"Compared to the 2005, the 2006 Malbec has a more expressive nose and is more structured. It would profit from 4-6 years of additional cellaring and will drink well through 2020." 92 Points Wine Advocate
"Ripe and forward, with blackberry and boysenberry fruit augmented by notes of violet, mineral and sweet toast. The long, rounded finish shows a minerally tang. Drink now through 2008." 91 Points Wine Spectator October 15, 2007
Founded in 1998, Achaval-Ferrer is a team of friends who dream about great wines. Achaval-Ferrer is also a collection of old vineyards in beautiful places. They are committed to the production of wines that are expressive of their terroir. They are a small winery because this is the key to top quality. Low yields allow the vineyards to express their personality in the grapes. Low intervention winemaking allows the grapes to fully express their vineyard in the bottle. Each of their wines is a different expresson of Malbec: The Mendoza Malbec is about varietal tipicity. Their Quimera blend is about Malbec as the key to complexity and balance. And their Fincas (Single Vineyards) are about how Malbec expresses different soils and microclimates.
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Now fifth in the world for wine production, Argentina is catching up in the quality wine sector. A long time wine producer, Argentina used to make wine in order to drink it, not export it. And so the wines produced were quaffable and rustic and made for the local's everyday dinner. Yet it's hard not to get caught up in the wine market of the world and some winemakers decided it was time for Argentina to show their stuff. Better winemaking technology was brought in, new winemaking techniques were learned and good viticulture practices flourished. The result? World-class wines with unique style and variety.
Unlike its Chilean neighbor, Argentina's vineyards are spread out around the country. The best known region is Mendoza, almost parallel to Santiago to the west. Mendoza contains the sub-regions of Maipu (pronounced MY-pu) and San Rafael. Grape-wise, the most important white is Chardonnay, making wine similar to California's style on the variety. Another fun white grape to try is Torrontes. Almost only grown in Argentina, Torrontes makes wines that are crisp, aromatic and easy-drinking. Some of the best versions of this wine come from the northern region of Salta, with very high altitude vineyards. As for the reds, Cabernet Sauvignon is the main grape for many wines leaving the country, but Malbec, the grape Argentinians like to call their own, makes very distinctive wines that are structured, dense and velvety. Many more varieties happily grow in the country, but for export, and consistent quality, these are the primary grapes.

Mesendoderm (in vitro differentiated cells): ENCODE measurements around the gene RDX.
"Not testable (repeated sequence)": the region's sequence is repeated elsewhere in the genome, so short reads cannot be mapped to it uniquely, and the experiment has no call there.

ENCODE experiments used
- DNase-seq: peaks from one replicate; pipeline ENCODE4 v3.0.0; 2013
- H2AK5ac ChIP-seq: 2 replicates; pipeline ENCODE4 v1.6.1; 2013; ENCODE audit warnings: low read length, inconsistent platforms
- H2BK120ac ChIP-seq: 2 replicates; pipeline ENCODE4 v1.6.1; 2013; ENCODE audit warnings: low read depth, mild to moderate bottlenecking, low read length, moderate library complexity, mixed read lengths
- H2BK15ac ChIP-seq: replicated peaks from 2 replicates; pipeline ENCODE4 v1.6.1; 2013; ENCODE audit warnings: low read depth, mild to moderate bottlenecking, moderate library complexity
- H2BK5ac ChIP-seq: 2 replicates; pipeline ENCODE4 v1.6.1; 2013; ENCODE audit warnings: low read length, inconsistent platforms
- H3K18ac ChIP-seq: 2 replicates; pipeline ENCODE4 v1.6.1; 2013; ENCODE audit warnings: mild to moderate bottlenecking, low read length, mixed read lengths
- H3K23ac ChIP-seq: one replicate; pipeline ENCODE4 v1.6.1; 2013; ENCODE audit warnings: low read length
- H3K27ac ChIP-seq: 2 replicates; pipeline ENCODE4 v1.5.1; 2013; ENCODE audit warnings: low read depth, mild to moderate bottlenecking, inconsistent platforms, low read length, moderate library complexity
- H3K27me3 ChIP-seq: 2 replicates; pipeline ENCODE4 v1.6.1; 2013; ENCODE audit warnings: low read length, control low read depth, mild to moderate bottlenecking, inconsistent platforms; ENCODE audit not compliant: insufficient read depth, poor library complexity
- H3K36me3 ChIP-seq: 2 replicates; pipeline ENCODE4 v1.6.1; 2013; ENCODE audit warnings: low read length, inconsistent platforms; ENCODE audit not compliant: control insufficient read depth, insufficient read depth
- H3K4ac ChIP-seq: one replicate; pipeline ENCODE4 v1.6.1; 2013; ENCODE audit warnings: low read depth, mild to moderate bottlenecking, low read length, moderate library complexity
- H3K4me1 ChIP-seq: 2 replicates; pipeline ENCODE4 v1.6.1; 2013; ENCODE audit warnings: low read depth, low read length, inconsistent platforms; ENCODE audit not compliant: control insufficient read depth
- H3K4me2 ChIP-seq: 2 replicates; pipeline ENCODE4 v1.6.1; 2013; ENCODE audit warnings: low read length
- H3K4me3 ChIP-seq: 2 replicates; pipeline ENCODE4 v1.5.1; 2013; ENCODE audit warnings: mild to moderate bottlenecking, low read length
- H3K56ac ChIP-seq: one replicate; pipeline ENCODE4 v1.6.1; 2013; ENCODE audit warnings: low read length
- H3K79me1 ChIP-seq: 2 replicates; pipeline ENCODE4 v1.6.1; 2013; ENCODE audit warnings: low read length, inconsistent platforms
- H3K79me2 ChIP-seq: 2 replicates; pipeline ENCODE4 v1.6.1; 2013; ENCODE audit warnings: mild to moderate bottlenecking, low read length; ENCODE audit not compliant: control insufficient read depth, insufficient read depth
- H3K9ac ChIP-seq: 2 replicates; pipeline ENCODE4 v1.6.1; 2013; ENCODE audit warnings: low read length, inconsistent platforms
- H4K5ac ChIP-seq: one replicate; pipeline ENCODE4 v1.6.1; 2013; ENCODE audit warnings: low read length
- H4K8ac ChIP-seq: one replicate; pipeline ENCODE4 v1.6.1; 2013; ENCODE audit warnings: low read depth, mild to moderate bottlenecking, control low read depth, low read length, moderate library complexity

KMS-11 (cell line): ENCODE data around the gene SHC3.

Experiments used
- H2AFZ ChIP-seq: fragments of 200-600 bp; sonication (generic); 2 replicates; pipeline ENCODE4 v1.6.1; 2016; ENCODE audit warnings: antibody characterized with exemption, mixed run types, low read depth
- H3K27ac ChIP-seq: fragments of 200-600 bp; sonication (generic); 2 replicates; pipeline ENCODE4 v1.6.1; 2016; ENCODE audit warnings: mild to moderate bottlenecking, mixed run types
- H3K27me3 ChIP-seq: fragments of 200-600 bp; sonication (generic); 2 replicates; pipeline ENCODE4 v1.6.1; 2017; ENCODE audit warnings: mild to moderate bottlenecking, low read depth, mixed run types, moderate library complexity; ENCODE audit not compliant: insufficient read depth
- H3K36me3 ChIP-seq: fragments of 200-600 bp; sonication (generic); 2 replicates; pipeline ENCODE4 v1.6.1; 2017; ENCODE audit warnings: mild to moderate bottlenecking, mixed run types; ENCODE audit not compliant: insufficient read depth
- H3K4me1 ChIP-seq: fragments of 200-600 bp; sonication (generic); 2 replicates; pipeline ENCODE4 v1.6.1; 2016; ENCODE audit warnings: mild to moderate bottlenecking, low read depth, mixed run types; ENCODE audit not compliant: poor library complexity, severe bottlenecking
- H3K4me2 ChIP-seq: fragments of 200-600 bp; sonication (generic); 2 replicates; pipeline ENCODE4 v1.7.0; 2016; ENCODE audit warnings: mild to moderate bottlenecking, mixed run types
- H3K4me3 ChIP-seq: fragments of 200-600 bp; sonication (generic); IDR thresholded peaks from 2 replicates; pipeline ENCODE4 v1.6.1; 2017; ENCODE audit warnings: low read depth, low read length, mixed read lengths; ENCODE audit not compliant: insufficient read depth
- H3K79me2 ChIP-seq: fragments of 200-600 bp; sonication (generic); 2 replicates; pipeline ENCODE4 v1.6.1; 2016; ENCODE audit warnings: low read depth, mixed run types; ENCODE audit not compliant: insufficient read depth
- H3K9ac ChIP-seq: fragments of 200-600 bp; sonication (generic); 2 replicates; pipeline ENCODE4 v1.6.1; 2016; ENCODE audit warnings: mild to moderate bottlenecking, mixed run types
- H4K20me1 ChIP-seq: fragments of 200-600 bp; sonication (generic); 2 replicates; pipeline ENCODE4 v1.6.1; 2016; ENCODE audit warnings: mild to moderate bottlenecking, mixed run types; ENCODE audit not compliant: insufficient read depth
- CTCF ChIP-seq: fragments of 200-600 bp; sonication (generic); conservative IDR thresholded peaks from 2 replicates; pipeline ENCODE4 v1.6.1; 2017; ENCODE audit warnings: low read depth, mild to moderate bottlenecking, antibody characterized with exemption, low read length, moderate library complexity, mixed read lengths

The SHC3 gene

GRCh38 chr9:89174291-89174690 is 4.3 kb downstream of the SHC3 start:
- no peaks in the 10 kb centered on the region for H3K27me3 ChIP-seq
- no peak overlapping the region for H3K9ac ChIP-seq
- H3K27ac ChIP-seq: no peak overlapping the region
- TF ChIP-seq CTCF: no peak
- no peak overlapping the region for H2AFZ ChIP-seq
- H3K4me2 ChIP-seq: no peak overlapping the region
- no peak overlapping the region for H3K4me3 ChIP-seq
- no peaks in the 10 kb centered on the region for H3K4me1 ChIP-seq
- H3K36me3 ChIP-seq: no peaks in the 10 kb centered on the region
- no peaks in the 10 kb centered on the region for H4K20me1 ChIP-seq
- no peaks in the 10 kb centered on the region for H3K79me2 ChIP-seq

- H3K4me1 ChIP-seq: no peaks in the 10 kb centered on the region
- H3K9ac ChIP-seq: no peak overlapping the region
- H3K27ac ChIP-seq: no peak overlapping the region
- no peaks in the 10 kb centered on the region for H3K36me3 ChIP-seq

Young, organically farmed Carmenère at Chile's De Martino estate vineyard
Chile & Argentina are the regions producing the most wine coming out of the continent. The wines from this area are good value with a distinctive taste. They create new world wines with old world character.
Most wine ranges from 10-16% alcohol by volume. Some varietals tend to have higher (for example Zinfandel and Cabernet Sauvignon) or lower alcohol levels (Pinot Noir and many white varietals), but there is always some variation from producer to producer. Some wine falls outside of this range, for instance Port weighs in closer to 20%, while Muscat and Riesling are usually a bit below 10%.
Wine Style Guide
Light & Crisp
Light to medium bodied wines that are high in acid and light to medium fruit. Typically no oak.
Fruity & Smooth
Light to medium bodied wines with lots of juicy fruit, typically medium acid and medium oak.
Rich & Creamy
Full bodied wines that have typically undergone malo-lactic fermentation and/or spent time in oak.